I recognize, of course, that Justice Markman's observation was made in dissent in Barnes. However, I also find Barnes to be distinguishable and, therefore, its majority opinion unpersuasive and unbinding, in at least two important respects. First, the Barnes majority stressed the fact that “[t]he circuit court stated in the judgment of divorce merely that it appeared no children were born or expected of the marriage,” and that under the clear and convincing evidence standard, “the court's statement that it appeared that no children were born or expected of the marriage is not a sufficient court determination that there was a child conceived during the marriage that was not an issue of the marriage.” 475 Mich. at 706 (emphasis added). The same cannot be said here. Rather, the trial court here affirmatively found three specific children to be “the” children of the marriage between defendant and Mr. Bickle, to the exclusion of any others.
Second, a critical factor exists here that did not exist in Barnes, i.e., there is evidence here that Mr. Bickle was “incapable of procreation” at the time of the conception of the minor child. Although I would remand for the development of further evidence regarding that factor, I find it hard to conceive of evidence that is more “clear and convincing” of whether a minor child could be the issue of a marriage. In short, while the presumption of legitimacy remains strong, it fails when “common sense and reason are outraged by a holding that it abides.” Serafin, 401 Mich. at 639 (COLEMAN, J., concurring).
D. KNOWLEDGE OF OR REASON TO SUSPECT PREGNANCY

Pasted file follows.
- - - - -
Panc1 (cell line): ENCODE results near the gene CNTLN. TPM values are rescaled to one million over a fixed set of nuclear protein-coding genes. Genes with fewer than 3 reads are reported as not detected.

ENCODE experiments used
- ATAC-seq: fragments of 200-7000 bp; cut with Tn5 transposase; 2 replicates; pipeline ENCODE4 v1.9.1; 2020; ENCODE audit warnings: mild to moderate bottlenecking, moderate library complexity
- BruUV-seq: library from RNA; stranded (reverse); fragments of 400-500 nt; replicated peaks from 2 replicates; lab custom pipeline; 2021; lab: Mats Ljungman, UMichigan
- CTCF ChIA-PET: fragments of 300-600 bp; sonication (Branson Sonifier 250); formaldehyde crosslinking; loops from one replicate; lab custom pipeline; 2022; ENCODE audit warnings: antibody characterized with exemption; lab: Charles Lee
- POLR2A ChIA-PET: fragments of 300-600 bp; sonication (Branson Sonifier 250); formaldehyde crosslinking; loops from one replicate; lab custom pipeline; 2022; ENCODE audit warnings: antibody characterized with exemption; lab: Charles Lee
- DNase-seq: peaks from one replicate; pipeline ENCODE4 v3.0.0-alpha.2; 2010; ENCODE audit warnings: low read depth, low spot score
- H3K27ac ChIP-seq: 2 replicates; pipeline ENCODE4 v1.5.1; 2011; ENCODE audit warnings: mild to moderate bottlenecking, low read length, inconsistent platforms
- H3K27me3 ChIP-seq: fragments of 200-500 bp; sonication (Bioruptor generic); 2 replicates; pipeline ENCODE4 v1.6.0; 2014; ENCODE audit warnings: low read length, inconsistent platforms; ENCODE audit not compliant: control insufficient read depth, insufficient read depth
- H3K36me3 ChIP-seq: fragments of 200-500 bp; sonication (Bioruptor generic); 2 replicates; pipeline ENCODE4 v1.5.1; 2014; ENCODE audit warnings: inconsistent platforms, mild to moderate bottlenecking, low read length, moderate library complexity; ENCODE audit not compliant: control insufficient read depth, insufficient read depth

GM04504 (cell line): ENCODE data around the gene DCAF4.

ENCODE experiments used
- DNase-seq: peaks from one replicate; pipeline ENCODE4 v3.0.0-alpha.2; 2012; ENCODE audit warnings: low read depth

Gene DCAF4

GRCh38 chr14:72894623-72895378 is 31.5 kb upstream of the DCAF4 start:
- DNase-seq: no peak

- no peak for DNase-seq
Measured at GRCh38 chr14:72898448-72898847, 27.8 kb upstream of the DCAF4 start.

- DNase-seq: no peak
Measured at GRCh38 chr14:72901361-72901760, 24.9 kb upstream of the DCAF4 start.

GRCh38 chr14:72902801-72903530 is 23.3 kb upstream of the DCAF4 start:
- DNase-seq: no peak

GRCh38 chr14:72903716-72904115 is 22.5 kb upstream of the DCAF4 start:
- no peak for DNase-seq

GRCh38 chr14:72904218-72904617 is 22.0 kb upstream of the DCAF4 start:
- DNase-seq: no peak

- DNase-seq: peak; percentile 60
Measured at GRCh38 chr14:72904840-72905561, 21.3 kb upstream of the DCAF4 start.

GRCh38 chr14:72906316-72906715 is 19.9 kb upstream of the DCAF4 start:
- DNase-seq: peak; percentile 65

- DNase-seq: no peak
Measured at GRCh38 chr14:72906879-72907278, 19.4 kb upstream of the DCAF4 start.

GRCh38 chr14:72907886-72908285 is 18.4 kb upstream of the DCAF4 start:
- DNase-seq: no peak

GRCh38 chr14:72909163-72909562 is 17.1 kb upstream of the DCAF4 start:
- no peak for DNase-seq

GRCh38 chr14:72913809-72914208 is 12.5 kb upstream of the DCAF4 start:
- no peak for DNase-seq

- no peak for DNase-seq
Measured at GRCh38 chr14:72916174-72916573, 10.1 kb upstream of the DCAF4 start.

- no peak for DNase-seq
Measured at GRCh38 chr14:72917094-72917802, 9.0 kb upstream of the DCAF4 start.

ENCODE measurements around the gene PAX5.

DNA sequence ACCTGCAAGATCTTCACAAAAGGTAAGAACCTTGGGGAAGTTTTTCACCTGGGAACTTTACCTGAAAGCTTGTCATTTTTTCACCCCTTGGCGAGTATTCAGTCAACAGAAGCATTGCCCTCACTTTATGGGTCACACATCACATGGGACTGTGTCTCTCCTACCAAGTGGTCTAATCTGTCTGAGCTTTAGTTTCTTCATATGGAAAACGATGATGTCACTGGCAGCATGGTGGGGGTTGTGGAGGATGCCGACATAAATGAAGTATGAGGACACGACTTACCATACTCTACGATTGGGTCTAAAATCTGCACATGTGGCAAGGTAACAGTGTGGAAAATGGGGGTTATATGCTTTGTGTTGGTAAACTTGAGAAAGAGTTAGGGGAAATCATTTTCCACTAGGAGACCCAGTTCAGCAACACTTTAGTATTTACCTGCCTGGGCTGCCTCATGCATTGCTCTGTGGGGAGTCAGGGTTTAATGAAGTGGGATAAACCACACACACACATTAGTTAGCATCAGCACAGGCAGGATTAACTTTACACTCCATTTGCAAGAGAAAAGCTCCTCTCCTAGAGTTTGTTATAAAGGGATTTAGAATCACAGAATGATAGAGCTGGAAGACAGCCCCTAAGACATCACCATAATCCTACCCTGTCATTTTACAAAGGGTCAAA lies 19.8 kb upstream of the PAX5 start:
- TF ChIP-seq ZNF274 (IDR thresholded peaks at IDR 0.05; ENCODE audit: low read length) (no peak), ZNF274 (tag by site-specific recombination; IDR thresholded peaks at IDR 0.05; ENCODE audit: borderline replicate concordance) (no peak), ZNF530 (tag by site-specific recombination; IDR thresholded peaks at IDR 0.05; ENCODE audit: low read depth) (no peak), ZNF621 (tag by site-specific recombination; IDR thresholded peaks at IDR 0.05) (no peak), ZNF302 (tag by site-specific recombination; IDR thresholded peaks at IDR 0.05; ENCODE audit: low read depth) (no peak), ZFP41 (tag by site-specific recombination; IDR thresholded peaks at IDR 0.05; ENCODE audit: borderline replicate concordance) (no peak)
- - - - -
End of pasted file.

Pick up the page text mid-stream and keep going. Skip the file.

I note parenthetically that my conclusion does not depend on defendant or Mr. Bickle having made misrepresentations to the trial court in the divorce proceeding.14 That is, if Mr. Bickle indeed was incapable of procreation at the time of conception, and if defendant and Mr. Bickle had reason to know of his incapability at the time of the divorce, I would find that sufficient to deem the divorce judgment to have affirmatively found that the minor child in question was not the issue of the marriage, and thus to afford plaintiff standing, as noted above.
However, my conclusion would find further support in any evidence that might reflect that defendant knew of, or had reason to suspect, at the time of her April 8, 2011 pro confesso hearing, that she was pregnant with the minor child in question. A complaint for divorce is required to identify the children of the marriage and to state “whether a party is pregnant.” MCL 552.45; MCR 3.206(A)(5). Even if a party is not pregnant at the time she files her complaint for divorce, she is obliged to inform the trial court (in the divorce proceedings) of her pregnancy once she becomes aware of it. See Allen, 341 Mich. at 551. Further, a trial court, even in the context of a default divorce proceeding, has a duty to make findings of fact, see Koy v. Koy, 274 Mich.App 653, 660; 735 NW2d 665 (2007), as well as provide for the care and support of children of the marriage, Remus v. Remus, 325 Mich. 641, 643; 39 NW2d 211 (1949). To that end, courts routinely inquire into whether a party to a divorce is pregnant or has reason to believe she may be pregnant at the time of a pro confesso hearing, in order to satisfy these duties. See, e.g., Allen, 341 Mich. at 551; Tyler, 348 Mich. at 172; De Haan v. De Haan, 348 Mich. 199, 200; 82 NW2d 432 (1957); Dep't of Human Services v. Carter, 201 Mich.App 643, 644; 506 NW2d 603 (1993).